Saturday, September 6, 2008

Landscape, Nursery, Turf, and Greenhouse - Water Absorbing Polymers II

The following is more information on water absorbing polymer use in horticultural applications during establishment.

Hydrogels have been used in field establishment of revegetation projects, as well as perennial, and annual establishment and production. Plants installed in media with hydrogels have had different responses. For instance, plants requiring more moisture than is readily available seem to benefit from hydrogel additions, but negative responses can occur if the hydrogels are used in environments that are naturally moist and xeriphytic plants are planted. Plants also have unique responses for different growth stages, so amounts of hydrogel required may vary as a plant develops.

Research on plant establishment in dry conditions has shown benefits for using these hydrogels (water absorbing polymers). Pinus halepensis (Aleppo pine) doubled its survival rates in 0.4% hydrogel soil compared to no hydrogel amendments. The hydrogel also prolonged water availability for plant use when irrigation was stopped. The hydrogel media also allowed for 19 days to pass before plants started to die whereas in the control with no hydrogel plants started to die after five days of drought. Pinus pinea (umbrella pine or Italian stone pine) seedlings survived 1.4 to 2.0 times longer with applications of hydrogels compared to the trials with no hydrogels in the field production. Pinus halepensis also had increased adventicous root growth along with increased overall plant mass when the hydrogel was added to the media. Research has shown that Quercus rubra (red oak) and Nyssa sylvatica (black gum) had increased root regeneration when rooting hormones were added to the polymers for transplant aids. Dehgan and others (1994) noted that foliage plants like Photinia x fraseri (Fraser photinia) responded in increased mass to the incorporation of hydrogels into media.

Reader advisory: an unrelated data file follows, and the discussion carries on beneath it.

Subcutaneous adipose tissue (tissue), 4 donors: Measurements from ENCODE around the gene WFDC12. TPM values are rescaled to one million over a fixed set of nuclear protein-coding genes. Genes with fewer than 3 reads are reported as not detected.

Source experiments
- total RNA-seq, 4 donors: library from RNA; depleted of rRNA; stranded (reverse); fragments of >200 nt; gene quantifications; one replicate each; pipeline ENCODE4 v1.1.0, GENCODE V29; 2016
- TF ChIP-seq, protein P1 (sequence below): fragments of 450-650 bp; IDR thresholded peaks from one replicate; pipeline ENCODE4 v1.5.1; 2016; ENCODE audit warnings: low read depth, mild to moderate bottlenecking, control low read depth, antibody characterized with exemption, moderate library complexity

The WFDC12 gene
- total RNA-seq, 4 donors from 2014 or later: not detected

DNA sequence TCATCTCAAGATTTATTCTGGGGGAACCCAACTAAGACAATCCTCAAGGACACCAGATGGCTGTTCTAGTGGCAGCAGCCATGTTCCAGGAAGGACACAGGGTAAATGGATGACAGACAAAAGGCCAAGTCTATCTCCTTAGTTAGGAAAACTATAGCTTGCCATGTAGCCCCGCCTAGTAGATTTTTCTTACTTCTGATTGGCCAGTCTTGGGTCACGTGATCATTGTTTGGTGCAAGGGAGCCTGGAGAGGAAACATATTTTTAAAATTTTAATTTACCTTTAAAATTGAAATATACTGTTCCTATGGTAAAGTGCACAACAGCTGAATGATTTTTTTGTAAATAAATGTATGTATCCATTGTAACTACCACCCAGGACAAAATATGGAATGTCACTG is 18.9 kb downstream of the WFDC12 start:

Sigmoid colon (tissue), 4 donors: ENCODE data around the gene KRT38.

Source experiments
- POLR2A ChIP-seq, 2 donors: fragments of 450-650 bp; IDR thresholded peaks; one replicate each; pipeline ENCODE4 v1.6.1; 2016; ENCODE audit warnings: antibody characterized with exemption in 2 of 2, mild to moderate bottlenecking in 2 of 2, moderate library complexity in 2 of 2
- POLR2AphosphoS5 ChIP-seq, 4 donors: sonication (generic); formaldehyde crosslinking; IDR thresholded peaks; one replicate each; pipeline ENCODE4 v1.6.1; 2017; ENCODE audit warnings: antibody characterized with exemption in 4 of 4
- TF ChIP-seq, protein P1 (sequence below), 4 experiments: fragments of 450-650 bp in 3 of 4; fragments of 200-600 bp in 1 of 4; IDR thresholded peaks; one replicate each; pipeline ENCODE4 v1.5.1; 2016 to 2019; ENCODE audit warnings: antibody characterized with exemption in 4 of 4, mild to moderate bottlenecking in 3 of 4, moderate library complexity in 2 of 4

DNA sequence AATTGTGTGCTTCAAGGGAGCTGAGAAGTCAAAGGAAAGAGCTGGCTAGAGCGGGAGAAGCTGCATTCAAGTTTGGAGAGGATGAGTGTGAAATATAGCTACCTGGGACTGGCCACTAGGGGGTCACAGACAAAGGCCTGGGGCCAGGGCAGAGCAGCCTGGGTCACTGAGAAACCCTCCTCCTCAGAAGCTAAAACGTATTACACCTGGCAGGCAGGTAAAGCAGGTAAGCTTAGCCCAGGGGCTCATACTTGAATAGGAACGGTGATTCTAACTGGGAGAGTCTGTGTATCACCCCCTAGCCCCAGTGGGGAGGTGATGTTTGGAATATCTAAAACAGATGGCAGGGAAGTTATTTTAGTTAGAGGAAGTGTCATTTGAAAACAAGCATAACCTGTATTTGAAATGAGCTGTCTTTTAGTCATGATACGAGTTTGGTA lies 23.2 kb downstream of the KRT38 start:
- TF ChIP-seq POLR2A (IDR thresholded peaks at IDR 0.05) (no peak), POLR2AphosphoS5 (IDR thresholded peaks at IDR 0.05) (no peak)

Hydrogels usually have some effect on plant establishment, with the greatest benefit for moisture loving plants planted in dryer conditions. Festuca arundinacea ‘Rebel’ (Tall fescue) benefited from pre-seeding incorporation of hydrophilic polymers into the soil. Pyracantha cocinnea (scarlet firehorn) and Rhododendron sp. (azalea) had increased survival and increased dry weights in container production when a hydrogel was incorporated into the media. Drought sensitive annuals, such as Petunia parviflora (petunia), responded well to hydrogels in dry conditions and increased flower numbers and dry weights.

Not all plants respond the same to hydrogels. One issue is that thay retain fertilizer salts. This can actually reduce plant growth. In container production of Betula pendula (European birch), hydrogel incorporation into the media has shown a reduction in overall plant mass and also decreased the amount of water available to the plants. After further investigation, the lack of water availability was attributed to the amounts of soluble salts in the media. Another research project found that Codiaeum variegatum (croton), Dieffenbachia sp. (dumb cane) and Hibiscus rosa-sinensis (hibiscus) showed no visible size differences when hydrogels were used compared to not being used. Annuals requiring dry regimes such as Catharanthus roseus (vinca) do not respond well to extra water being held by the soil.

Extracted from "Hydrophilic Polymers – Effects and Uses in the Landscape" by Daniel Peterson in the Restoration and Reclamation Review Student On-Line Journal, University of Minnesota, St. Paul, Minnesota (USA), Department of Horticultural Science

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